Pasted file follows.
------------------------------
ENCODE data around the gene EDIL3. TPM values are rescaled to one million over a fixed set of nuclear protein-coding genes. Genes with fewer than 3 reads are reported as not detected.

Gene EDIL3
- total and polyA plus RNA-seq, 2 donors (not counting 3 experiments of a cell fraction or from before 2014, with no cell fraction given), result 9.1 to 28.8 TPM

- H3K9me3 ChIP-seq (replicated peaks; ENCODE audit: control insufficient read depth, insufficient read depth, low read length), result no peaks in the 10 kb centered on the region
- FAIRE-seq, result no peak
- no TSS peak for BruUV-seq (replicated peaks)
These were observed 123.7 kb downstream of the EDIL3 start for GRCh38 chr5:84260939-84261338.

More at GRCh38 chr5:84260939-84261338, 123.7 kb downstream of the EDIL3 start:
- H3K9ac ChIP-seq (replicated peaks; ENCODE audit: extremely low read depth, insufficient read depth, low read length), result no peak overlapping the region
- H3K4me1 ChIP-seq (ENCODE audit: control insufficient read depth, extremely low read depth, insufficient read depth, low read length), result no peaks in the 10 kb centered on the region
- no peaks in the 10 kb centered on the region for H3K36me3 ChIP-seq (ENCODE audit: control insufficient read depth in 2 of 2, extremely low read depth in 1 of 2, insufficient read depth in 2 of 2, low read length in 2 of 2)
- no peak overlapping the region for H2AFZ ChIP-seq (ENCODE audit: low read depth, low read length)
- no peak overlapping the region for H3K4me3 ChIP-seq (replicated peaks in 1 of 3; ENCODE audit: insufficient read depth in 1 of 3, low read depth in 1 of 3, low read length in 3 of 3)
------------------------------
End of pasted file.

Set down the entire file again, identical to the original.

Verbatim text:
ENCODE data around the gene EDIL3. TPM values are rescaled to one million over a fixed set of nuclear protein-coding genes. Genes with fewer than 3 reads are reported as not detected.

Gene EDIL3
- total and polyA plus RNA-seq, 2 donors (not counting 3 experiments of a cell fraction or from before 2014, with no cell fraction given), result 9.1 to 28.8 TPM

- H3K9me3 ChIP-seq (replicated peaks; ENCODE audit: control insufficient read depth, insufficient read depth, low read length), result no peaks in the 10 kb centered on the region
- FAIRE-seq, result no peak
- no TSS peak for BruUV-seq (replicated peaks)
These were observed 123.7 kb downstream of the EDIL3 start for GRCh38 chr5:84260939-84261338.

More at GRCh38 chr5:84260939-84261338, 123.7 kb downstream of the EDIL3 start:
- H3K9ac ChIP-seq (replicated peaks; ENCODE audit: extremely low read depth, insufficient read depth, low read length), result no peak overlapping the region
- H3K4me1 ChIP-seq (ENCODE audit: control insufficient read depth, extremely low read depth, insufficient read depth, low read length), result no peaks in the 10 kb centered on the region
- no peaks in the 10 kb centered on the region for H3K36me3 ChIP-seq (ENCODE audit: control insufficient read depth in 2 of 2, extremely low read depth in 1 of 2, insufficient read depth in 2 of 2, low read length in 2 of 2)
- no peak overlapping the region for H2AFZ ChIP-seq (ENCODE audit: low read depth, low read length)
- no peak overlapping the region for H3K4me3 ChIP-seq (replicated peaks in 1 of 3; ENCODE audit: insufficient read depth in 1 of 3, low read depth in 1 of 3, low read length in 3 of 3)